Blue Jays 40-man Roster Review: Leo Jimenez greatly raised his stock in 2023

Photo credit:Mike Janes, Associated Press
Ryley Delaney
4 months ago
Nobody in the Blue Jays farm system raised their stock in 2023 like Leo Jimenez did.
This is the 40-man Roster Review, in which we’re going to take a look back at each player on the Blue Jays’ 40-man roster, and how they performed in 2023, as well as their outlook for 2024.
At one point in his career, Leo Jimenez was a top five prospect in the organization. This was because he posted an insane .315/517/.381 slash line with his first professional home run with the Single-A Dunedin Blue Jays in 2021. This included a 21.1 BB% to a 14.5 K%, as well as 21 hit by pitches.
Jimenez’s stats normalized in 2022 with the High-A Vancouver Canadians, slashing .230/.340/.385 with a 9.2 BB% and a 19.7 K%. However, he went from hitting one professional home run in his first 663 plate appearances between 2018-2021, to hitting six in just 294 plate appearances in Vancouver.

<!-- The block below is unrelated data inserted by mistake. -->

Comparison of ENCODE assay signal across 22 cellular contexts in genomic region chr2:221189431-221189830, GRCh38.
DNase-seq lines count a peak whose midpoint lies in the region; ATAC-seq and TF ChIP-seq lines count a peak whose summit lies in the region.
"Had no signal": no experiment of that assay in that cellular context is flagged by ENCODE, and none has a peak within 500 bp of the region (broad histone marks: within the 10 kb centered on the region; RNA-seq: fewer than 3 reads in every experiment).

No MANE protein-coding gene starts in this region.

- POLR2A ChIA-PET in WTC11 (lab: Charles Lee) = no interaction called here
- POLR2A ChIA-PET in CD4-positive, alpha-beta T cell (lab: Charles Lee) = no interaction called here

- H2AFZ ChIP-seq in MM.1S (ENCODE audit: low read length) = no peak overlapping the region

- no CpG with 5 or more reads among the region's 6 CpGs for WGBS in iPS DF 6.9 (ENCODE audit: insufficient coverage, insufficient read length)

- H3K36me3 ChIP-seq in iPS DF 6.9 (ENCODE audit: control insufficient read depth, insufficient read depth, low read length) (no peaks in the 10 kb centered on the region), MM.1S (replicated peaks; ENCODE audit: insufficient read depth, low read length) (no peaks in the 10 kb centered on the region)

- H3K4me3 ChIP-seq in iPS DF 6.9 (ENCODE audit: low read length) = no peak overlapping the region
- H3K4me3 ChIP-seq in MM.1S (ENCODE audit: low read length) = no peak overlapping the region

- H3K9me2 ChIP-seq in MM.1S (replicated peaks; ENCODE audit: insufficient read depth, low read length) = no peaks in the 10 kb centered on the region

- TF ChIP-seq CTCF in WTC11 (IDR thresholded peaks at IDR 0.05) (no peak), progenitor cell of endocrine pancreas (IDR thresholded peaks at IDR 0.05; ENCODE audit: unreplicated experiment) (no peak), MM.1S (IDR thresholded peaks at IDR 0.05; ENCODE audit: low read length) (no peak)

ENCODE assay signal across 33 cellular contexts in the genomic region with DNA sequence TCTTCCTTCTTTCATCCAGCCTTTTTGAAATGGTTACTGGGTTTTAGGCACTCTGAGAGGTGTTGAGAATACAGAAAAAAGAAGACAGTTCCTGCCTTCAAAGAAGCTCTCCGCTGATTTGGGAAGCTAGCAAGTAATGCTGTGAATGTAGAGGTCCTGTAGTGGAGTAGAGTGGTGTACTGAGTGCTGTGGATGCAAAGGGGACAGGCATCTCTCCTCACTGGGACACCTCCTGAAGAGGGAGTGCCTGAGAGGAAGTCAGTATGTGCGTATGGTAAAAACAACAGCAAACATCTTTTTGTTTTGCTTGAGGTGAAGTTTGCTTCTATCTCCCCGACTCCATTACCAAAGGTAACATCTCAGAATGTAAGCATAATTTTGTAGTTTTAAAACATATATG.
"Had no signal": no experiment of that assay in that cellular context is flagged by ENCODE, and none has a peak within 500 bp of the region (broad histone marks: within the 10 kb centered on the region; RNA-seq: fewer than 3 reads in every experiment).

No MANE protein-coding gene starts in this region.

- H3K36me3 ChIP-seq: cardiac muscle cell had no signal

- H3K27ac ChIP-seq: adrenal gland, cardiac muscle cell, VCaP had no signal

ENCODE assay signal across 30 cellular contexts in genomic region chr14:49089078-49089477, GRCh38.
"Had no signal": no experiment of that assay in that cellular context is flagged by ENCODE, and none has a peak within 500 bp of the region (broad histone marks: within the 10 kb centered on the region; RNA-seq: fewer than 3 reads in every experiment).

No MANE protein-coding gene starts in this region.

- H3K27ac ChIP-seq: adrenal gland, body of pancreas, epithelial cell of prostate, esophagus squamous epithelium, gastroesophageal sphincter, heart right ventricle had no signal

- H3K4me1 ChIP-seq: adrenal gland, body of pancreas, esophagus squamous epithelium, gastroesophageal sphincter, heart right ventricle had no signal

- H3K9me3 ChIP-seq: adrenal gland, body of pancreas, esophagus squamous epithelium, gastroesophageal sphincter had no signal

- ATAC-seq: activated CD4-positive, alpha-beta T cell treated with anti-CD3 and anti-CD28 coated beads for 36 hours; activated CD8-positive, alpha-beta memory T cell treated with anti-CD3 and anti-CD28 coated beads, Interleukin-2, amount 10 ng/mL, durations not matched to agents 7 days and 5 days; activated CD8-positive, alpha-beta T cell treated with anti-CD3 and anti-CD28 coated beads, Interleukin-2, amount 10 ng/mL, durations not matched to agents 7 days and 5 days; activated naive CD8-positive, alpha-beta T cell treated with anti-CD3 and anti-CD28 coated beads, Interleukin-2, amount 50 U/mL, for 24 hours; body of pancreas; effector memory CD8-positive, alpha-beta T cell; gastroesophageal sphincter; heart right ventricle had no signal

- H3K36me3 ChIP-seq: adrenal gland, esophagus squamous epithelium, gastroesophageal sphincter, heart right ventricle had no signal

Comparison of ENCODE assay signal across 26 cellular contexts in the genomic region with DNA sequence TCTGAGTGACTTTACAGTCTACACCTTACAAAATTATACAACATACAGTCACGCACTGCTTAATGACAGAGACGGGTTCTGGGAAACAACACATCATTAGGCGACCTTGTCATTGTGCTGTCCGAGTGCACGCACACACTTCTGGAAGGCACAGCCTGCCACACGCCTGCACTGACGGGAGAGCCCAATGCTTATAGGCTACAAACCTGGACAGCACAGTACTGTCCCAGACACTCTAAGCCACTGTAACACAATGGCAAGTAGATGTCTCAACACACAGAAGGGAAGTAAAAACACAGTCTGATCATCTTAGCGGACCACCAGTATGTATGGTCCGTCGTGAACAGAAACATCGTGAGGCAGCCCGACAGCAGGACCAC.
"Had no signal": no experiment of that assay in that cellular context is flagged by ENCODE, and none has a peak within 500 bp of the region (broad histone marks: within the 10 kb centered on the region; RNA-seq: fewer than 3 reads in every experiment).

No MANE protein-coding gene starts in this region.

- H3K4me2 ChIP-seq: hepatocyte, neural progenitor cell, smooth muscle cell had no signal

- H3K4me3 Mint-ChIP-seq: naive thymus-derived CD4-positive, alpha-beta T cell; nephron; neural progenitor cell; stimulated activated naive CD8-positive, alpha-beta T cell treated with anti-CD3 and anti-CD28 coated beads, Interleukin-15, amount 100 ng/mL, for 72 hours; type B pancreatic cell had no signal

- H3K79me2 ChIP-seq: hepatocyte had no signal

He kept the good times rolling and even found a bit of his 2021-form with the Double-A New Hampshire Fisher Cats in 2023, slashing .287/.372/.436 with eight homers in 333 plate appearances. His BB% stayed around the same as the previous season at 9.6%, while his K% had a slight drop to 15.9%.
The 22-year-old shortstop was promoted to Triple-A Buffalo, where he slashed .190/.338/.238 with no homers in 77 plate appearances, along with three doubles for a 61 wRC+, by far the lowest in his career.
Still, there’s a lot to look forward to with Jimenez, as he’ll likely stick at shortstop as he’s very loose with good footwork and composure, as well as a good arm. He may hit five to 10 home runs a season, but his hit tool is where he excels as he has one of the best hit tools in the organization.
The 2024 season will be a big test for Jimenez, as he’ll likely start his season in Triple-A. Not just that, but this will be his final season with options, as he was added to the 40-man roster prior to the start of the 2022 season. The 22-year-old will need to show he can hit against pitchers with big league experience.

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